According to the report At the core of sacred. A study on Finnish values and perceptions of sacredness, church, religion and devotion are sacred to one Finn out of six.
– These are quite low numbers. We often associate sacredness especially with religion or religious institutions. However, many of the themes that people tend to hold most sacred are ones treasured by the church, such as love and peace, assesses Professor of Church and Social Studies Anne Birgitta Pessi.
The study, based on more than 6000 survey answers, was written by Professor Pessi together with researchers Ville Pitkänen and Jussi Westinen, doctors in social sciences at e2, and Henrietta Grönlund, University Lecturer in Urban Theology.
– A uniting treat is that practically every Finn holds something sacred. Also, most people gave quite versatile answers, and usually named between four and ten sacred values, Pessi emphasises.
The survey used a total of 17 categories, from which the respondents were able to choose the ones they consider to be sacred.
Every seventh Finn holds themselves and their opinions are sacred
One of the most surprising research results was that 14 percent of the Finns see themselves and their opinions as sacred. This is most common among people below 30 years of age (27 %).
– In the age of social media, everybody’s right to an opinion is accentuated. Perhaps the current climate of discussion is linked to the reality that some Finns consider their own opinions sacred, researcher Jussi Westinen ponders.
Sacred has different meanings to value conservatives and value liberals
The divide between value-conservative and value-liberal views is evident in politics and public debate. Differences extend to the perception of sacred. To 70 percent of those with very conservative values, Finland and its independence are sacred, but only 20 percent of the very value-liberal think alike.
Traditions, along with church and religion, are held sacred by nearly a third of the strongly value-conservative and a tenth of the strongly value-liberal.
Those with very liberal values have an above-average tendency to attribute sacredness to human dignity, individual freedom, science, art and culture. Among very value-conservative that is distinctly rarer.
– These differences may explain conflicts in public debate. What is a matter without interest to some, may be sacred and untouchable to others. Clashes occur when you don’t recognize what is sacred to other people, or if you offend them deliberately, researcher Ville Pitkänen reflects.
Political affiliation divides views on human dignity and fatherland
Finland and its independence are sacred to the majority of True Finns (70 %), Blue Reform (66 %), Centre Party (58 %) and National Coalition Party (56 %) supporters, but to a fourth of Left Alliance (23 %) and Green League (29 %) supporters.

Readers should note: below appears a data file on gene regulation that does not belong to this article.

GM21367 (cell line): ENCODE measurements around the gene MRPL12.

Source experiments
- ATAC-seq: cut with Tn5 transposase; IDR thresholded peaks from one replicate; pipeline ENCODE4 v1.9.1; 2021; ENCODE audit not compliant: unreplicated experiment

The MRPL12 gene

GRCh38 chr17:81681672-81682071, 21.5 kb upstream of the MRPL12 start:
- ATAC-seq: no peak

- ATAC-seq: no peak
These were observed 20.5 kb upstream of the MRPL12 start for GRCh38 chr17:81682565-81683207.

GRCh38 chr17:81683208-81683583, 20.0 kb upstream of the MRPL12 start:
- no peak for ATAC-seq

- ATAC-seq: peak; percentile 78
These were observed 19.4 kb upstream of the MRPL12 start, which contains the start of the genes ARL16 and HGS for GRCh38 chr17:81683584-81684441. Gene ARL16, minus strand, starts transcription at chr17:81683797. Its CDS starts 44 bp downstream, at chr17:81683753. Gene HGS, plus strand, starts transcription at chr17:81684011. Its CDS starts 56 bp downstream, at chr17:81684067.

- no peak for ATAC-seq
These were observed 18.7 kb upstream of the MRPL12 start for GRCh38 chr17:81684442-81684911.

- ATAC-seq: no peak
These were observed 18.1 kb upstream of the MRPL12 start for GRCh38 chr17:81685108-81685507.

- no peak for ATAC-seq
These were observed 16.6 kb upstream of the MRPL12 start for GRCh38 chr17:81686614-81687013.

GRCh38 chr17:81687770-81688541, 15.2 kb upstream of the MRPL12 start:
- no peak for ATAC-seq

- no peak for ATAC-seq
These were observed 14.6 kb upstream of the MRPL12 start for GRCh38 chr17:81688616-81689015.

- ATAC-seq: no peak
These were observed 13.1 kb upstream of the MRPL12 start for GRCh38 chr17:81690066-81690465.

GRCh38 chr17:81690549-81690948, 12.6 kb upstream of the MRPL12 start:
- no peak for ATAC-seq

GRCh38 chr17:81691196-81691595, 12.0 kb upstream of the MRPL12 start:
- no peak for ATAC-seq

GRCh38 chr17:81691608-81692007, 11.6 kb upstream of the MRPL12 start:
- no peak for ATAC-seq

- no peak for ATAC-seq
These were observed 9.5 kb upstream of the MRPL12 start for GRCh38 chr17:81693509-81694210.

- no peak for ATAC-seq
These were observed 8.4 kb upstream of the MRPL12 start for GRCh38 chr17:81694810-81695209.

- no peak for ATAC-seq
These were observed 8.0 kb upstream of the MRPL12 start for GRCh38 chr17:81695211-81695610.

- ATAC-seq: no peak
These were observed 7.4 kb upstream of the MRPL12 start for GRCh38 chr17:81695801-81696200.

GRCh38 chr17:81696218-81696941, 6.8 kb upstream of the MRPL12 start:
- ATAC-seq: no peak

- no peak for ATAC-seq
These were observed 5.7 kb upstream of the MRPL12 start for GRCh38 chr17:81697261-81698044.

The emphasis on human dignity, on the other hand, is high among Left Alliance (68 %) and Green League (65 %) supporters, compared to a third of True Finns (31 %) and Blue Reform (37 %) supporters.
Art and culture are most sacred to Left Alliance supporters, least to Blue Reform supporters
One out of five holds art, culture and music as sacred. Art is sacred to 36 percent of Left Alliance supporters, but to only 10 percent of Blue Reform supporters. In general, the sacredness of art is shared by left-wing supporters and liberals.
City dwellers (29 %), too, hold art, culture and music sacred more often than those living in sparsely populated rural areas (12 %). The age group most likely to name these values as sacred are those under 30.
All in all, the perception of sacred correlates only to some extent with gender, age, profession, education or domicile. Sacredness thus bridges over many demographical boundaries.
”At the core of sacred. A study on Finnish values and perceptions of sacredness” is the fourth publication of a research project focusing on identity. The research results are based on 6398 survey answers, gathered by Taloustutkimus between 5 Oct 2017 and 11 Jan 2018 through face-to-face interviews and web panels. The research project was planned, financed and carried out jointly by the Finnish Cultural Foundation and e2.
The research report will be published at Finlandia Hall on 12 December at 10 a.m. The event will be opened by Antti Arjava, Secretary General of the Finnish Cultural Foundation. A presentation of the results will be followed by a panel discussion with Jaakko Heinimäki, Editor in Chief at Kirkko & Kaupunki; Paula Laine, Director at Sitra, the Finnish Innovative Fund; and Tuire Santamäki-Vuori, Director at THL, the National Institute for Health and Welfare.
The report is downloadable in Finnish at www.e2.fi
For more information, please contact
Professor Anne Birgitta Pessi, Dr.(Theol.), tel. +358 41 544 3424, firstname.lastname@example.org
Researcher Ville Pitkänen, Dr.(Soc.Sc.), tel. +358 40 777 0869, email@example.com
Researcher Jussi Westinen, Dr.(Soc.Sc.), tel. +358 40 833 5799, firstname.lastname@example.org